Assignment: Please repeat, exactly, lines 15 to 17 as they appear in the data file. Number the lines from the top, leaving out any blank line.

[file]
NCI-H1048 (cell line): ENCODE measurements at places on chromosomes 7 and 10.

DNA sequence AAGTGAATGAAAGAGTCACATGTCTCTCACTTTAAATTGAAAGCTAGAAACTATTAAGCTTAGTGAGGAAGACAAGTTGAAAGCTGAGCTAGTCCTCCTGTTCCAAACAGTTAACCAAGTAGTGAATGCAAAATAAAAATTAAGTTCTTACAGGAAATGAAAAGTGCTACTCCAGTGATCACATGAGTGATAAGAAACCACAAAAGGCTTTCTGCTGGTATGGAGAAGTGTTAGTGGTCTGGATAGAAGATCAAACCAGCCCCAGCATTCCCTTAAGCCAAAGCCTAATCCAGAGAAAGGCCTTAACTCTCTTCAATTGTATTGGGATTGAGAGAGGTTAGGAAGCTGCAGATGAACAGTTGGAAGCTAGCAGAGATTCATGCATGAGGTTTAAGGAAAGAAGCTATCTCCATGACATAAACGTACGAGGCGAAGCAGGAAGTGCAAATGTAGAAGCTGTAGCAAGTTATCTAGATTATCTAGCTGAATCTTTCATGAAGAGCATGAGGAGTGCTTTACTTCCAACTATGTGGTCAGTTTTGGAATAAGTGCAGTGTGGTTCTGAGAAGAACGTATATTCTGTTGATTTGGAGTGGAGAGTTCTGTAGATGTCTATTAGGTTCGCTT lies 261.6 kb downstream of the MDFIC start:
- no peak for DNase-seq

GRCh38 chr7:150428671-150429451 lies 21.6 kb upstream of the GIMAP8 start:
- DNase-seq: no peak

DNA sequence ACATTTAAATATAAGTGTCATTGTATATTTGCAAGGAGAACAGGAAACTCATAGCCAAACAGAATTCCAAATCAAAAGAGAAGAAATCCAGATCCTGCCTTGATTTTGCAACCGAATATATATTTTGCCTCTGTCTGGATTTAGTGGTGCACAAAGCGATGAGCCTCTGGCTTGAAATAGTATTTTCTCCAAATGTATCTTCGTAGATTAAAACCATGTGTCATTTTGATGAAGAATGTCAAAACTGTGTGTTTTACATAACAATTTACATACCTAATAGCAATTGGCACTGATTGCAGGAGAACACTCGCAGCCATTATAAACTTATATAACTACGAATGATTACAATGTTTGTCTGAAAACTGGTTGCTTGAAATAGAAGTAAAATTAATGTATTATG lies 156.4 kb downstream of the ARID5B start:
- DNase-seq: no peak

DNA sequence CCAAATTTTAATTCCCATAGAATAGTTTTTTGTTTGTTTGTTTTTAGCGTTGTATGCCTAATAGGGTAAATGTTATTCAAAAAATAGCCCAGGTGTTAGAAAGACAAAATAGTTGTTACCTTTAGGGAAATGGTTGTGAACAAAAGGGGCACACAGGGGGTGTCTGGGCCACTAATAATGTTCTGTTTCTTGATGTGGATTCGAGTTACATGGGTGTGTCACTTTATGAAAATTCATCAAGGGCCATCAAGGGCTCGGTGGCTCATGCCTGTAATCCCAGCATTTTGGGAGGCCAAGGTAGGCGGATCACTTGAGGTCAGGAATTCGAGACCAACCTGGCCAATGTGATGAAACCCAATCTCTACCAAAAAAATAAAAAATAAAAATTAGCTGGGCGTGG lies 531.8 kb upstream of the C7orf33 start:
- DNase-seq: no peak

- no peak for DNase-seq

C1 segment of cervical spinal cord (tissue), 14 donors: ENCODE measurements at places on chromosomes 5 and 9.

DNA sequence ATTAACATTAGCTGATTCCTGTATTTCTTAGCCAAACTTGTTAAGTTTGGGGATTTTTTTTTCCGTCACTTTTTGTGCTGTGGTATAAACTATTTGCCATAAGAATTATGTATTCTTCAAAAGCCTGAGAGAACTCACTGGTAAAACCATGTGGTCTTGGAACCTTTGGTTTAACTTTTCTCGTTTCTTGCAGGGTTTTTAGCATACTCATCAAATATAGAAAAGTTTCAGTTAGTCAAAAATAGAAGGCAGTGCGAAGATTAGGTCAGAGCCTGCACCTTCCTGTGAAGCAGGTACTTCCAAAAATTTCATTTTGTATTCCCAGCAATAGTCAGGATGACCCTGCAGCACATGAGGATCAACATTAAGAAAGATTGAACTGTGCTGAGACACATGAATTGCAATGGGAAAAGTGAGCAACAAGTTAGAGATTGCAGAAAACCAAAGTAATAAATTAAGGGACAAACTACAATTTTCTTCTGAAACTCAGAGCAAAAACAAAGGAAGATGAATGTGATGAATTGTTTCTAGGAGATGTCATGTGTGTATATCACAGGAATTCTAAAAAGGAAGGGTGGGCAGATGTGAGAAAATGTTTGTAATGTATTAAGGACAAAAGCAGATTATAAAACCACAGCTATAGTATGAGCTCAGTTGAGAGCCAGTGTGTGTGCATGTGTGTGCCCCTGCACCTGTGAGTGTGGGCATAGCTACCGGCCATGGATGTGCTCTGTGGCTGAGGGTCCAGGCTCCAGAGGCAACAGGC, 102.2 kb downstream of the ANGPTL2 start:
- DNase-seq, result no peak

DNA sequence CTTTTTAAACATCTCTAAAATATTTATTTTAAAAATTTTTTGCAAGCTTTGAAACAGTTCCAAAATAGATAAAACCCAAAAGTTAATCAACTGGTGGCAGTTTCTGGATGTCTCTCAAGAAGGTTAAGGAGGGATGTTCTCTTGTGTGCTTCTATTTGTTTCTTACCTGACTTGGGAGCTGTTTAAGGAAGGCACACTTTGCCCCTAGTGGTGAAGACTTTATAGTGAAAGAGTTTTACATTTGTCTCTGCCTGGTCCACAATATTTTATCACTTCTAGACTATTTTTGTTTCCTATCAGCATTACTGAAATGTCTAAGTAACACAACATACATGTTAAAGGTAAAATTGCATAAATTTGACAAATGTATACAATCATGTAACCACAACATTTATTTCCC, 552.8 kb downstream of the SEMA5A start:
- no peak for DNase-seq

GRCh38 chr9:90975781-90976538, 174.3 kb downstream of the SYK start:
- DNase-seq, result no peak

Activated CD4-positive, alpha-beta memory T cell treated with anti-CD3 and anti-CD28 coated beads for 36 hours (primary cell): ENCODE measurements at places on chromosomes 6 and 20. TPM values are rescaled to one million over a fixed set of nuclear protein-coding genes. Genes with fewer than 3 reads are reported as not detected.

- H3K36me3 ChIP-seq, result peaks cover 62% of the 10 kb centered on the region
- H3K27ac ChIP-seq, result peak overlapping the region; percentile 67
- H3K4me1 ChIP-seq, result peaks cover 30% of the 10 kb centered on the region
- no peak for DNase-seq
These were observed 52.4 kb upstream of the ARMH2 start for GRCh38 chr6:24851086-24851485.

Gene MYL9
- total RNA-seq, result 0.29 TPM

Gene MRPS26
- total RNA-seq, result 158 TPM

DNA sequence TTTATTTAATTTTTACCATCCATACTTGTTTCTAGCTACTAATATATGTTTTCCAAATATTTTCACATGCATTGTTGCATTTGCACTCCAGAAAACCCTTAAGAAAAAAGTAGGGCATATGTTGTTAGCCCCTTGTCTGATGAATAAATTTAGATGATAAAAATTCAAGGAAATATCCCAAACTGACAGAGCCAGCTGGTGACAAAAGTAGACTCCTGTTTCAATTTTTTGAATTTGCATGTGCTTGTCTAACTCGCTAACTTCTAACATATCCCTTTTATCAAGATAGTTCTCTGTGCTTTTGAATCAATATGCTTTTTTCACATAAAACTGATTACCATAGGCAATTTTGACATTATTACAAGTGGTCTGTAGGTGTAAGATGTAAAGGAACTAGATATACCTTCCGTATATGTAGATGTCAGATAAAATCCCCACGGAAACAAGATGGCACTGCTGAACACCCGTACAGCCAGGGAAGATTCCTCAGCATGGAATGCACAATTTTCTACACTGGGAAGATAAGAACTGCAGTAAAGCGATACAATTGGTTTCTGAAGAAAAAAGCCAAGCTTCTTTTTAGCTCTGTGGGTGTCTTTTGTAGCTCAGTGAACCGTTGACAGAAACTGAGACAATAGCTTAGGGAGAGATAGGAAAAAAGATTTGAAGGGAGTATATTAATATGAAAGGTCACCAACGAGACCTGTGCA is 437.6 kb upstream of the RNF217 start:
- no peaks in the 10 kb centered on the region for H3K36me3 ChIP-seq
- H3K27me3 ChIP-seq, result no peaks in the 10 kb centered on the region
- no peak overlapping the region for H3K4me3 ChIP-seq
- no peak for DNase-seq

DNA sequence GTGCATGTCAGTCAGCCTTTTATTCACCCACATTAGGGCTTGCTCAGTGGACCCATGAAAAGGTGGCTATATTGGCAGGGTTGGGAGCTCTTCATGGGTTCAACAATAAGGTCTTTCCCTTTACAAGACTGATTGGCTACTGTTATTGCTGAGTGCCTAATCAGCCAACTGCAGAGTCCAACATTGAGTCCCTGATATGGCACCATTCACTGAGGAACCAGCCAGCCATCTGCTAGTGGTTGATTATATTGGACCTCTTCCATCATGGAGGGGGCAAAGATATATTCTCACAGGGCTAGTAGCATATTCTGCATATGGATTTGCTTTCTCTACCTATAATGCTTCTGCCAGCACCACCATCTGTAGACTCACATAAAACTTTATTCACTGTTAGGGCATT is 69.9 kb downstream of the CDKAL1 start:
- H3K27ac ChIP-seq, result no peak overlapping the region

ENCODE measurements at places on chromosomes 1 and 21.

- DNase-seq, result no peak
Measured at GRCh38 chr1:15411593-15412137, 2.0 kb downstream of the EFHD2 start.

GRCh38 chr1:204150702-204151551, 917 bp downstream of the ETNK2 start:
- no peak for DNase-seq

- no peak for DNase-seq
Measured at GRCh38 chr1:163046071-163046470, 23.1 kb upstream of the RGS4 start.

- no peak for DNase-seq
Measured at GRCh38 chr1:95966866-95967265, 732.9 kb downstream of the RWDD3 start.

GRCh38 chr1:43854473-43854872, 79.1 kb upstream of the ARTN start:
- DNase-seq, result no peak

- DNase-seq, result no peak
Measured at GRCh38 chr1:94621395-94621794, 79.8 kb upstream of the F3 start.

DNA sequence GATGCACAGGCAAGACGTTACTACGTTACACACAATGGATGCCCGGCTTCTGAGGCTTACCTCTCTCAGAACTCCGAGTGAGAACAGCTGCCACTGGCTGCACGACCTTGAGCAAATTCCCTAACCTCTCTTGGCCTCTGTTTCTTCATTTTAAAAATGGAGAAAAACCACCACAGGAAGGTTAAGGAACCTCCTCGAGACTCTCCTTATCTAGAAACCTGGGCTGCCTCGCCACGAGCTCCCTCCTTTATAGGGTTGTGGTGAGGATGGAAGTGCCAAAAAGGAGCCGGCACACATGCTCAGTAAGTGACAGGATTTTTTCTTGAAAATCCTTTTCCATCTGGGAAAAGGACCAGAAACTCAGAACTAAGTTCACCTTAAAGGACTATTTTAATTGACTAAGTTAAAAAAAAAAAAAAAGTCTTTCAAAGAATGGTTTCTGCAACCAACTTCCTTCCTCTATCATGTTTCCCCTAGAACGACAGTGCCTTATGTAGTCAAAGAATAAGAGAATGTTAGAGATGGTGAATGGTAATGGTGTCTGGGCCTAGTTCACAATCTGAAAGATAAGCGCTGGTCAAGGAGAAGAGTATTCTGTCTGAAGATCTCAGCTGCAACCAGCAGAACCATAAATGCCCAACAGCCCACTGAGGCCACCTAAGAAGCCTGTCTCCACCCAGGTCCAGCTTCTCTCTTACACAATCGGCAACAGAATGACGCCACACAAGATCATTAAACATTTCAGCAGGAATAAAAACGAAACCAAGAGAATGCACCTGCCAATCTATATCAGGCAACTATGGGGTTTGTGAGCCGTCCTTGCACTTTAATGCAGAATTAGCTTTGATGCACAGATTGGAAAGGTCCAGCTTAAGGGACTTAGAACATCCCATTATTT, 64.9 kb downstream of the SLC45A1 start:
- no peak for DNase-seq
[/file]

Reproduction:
- no peak for DNase-seq

GRCh38 chr9:90975781-90976538, 174.3 kb downstream of the SYK start:
- DNase-seq, result no peak